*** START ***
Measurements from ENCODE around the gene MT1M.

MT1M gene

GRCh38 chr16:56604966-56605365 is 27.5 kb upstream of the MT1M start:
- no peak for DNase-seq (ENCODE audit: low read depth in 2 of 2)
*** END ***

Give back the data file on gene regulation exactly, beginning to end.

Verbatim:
Measurements from ENCODE around the gene MT1M.

MT1M gene

GRCh38 chr16:56604966-56605365 is 27.5 kb upstream of the MT1M start:
- no peak for DNase-seq (ENCODE audit: low read depth in 2 of 2)